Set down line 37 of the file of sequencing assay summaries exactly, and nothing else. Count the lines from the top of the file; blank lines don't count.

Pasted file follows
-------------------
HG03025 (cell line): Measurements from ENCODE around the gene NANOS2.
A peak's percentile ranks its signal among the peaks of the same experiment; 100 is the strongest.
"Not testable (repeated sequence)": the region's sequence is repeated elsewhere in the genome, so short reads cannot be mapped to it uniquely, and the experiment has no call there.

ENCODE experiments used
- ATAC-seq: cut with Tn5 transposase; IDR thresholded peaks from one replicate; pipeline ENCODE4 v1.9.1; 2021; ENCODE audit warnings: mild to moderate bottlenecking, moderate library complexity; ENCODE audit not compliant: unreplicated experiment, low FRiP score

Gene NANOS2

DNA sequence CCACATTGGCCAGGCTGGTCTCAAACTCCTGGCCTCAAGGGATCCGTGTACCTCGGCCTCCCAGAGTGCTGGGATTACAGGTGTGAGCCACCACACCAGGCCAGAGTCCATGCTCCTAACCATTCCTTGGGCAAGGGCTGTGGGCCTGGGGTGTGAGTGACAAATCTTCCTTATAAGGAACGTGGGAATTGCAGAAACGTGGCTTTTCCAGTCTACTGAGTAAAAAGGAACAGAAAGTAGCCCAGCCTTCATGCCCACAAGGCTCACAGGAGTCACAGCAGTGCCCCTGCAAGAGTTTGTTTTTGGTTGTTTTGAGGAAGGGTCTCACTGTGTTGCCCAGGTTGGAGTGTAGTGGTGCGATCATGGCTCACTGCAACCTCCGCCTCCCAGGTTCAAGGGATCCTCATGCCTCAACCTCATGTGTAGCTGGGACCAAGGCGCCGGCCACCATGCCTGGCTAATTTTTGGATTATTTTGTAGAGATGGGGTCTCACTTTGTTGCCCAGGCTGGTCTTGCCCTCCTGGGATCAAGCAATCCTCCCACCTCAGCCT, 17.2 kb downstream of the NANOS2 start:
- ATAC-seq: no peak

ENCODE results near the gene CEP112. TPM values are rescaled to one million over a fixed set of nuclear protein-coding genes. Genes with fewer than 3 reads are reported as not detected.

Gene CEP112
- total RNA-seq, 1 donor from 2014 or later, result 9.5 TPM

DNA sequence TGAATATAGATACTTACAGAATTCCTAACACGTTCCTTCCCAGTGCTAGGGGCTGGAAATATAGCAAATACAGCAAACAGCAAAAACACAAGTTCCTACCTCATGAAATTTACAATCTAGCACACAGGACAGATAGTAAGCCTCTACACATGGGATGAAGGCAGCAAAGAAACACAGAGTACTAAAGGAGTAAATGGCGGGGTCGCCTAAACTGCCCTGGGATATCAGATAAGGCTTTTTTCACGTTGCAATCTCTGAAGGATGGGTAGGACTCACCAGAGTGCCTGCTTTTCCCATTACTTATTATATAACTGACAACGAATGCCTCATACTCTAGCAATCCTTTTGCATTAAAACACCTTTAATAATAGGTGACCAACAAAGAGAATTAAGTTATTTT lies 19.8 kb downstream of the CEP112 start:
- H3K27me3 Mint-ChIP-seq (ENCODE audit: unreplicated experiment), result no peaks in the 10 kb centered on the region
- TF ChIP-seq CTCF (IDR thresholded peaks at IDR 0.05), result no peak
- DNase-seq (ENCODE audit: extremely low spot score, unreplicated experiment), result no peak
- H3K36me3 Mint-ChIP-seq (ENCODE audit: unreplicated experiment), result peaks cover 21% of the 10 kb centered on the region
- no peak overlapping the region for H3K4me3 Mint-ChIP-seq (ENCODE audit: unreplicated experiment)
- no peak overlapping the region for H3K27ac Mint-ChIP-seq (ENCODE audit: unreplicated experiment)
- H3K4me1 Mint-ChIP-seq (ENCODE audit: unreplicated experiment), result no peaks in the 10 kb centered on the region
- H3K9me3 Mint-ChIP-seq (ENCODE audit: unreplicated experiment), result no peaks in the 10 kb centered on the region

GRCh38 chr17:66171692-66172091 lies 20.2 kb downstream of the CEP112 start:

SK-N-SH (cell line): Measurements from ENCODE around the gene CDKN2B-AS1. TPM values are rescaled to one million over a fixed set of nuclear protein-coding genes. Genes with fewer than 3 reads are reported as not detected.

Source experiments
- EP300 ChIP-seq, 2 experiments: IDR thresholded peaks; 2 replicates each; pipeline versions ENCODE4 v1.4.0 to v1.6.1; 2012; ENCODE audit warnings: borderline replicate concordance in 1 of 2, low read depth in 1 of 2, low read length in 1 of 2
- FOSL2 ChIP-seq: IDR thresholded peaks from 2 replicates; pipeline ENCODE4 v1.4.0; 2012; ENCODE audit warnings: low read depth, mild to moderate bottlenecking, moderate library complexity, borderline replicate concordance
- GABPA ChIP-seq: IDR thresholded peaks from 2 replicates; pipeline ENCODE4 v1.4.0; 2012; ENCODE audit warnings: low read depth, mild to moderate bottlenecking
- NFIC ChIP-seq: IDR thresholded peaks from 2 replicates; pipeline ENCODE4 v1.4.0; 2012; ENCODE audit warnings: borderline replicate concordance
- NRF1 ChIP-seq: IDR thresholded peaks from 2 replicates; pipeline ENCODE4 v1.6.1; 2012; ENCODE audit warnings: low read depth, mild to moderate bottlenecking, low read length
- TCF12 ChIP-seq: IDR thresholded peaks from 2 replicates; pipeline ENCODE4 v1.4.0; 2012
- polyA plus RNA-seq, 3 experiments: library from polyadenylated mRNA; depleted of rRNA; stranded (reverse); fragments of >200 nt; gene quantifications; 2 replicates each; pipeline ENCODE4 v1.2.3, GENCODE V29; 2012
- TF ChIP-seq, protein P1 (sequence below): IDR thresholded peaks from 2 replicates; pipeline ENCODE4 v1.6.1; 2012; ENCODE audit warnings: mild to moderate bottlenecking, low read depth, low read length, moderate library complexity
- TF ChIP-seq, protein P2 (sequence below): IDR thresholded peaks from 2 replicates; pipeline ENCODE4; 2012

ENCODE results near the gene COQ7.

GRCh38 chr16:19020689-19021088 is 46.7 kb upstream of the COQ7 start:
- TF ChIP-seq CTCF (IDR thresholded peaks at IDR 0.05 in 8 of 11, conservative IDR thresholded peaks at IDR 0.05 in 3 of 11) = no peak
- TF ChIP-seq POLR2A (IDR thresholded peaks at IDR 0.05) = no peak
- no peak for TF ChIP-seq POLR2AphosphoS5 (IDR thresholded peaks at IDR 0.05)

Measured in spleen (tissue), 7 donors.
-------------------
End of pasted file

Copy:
- no peak for TF ChIP-seq POLR2AphosphoS5 (IDR thresholded peaks at IDR 0.05)